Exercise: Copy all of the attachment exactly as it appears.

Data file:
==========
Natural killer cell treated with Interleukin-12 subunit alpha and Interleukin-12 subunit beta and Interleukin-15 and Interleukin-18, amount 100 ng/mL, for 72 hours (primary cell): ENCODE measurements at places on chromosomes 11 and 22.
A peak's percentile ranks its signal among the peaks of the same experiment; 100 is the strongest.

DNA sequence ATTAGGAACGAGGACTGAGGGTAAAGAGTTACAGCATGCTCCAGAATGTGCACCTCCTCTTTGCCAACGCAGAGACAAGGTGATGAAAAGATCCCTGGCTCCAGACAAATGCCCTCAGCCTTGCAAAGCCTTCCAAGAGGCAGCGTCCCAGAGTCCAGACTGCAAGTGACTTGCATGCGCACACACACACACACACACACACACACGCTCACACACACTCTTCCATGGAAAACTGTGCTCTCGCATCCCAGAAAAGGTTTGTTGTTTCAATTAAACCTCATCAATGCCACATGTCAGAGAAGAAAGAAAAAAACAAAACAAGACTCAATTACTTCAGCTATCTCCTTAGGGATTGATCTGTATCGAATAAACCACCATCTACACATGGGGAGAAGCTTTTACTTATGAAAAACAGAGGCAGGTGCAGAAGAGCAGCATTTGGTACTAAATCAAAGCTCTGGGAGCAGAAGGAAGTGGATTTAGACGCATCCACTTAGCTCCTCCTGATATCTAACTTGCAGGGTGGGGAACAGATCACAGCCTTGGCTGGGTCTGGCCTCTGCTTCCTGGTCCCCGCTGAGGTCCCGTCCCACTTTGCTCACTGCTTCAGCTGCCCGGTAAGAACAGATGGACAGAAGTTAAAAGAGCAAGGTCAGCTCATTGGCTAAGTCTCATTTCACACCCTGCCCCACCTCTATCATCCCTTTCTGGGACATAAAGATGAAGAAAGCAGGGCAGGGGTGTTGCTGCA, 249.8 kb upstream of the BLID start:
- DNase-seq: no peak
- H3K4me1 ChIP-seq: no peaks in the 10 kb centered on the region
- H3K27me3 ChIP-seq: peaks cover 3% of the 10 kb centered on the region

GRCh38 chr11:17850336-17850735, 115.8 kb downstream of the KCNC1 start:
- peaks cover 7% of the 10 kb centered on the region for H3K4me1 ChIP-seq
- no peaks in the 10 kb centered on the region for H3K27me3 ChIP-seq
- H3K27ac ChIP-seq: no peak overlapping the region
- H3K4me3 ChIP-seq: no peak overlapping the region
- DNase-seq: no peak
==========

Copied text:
Natural killer cell treated with Interleukin-12 subunit alpha and Interleukin-12 subunit beta and Interleukin-15 and Interleukin-18, amount 100 ng/mL, for 72 hours (primary cell): ENCODE measurements at places on chromosomes 11 and 22.
A peak's percentile ranks its signal among the peaks of the same experiment; 100 is the strongest.

DNA sequence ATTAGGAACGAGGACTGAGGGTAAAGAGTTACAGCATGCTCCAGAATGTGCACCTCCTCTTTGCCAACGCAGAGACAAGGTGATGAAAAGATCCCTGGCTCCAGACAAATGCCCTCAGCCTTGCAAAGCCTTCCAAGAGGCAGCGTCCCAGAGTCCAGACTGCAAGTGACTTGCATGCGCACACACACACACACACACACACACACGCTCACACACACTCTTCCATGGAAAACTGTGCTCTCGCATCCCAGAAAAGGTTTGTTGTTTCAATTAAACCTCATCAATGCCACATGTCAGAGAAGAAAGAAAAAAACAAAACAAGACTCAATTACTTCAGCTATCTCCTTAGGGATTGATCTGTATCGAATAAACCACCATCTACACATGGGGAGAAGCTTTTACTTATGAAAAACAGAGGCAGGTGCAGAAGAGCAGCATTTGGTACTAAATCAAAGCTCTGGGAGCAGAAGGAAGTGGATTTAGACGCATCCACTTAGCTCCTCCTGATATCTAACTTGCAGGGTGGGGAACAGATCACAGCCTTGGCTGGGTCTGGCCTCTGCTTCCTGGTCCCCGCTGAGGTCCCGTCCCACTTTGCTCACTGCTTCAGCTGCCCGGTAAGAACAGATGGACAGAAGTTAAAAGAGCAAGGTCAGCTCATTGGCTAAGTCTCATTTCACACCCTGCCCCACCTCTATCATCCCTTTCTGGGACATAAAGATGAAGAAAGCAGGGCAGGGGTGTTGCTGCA, 249.8 kb upstream of the BLID start:
- DNase-seq: no peak
- H3K4me1 ChIP-seq: no peaks in the 10 kb centered on the region
- H3K27me3 ChIP-seq: peaks cover 3% of the 10 kb centered on the region

GRCh38 chr11:17850336-17850735, 115.8 kb downstream of the KCNC1 start:
- peaks cover 7% of the 10 kb centered on the region for H3K4me1 ChIP-seq
- no peaks in the 10 kb centered on the region for H3K27me3 ChIP-seq
- H3K27ac ChIP-seq: no peak overlapping the region
- H3K4me3 ChIP-seq: no peak overlapping the region
- DNase-seq: no peak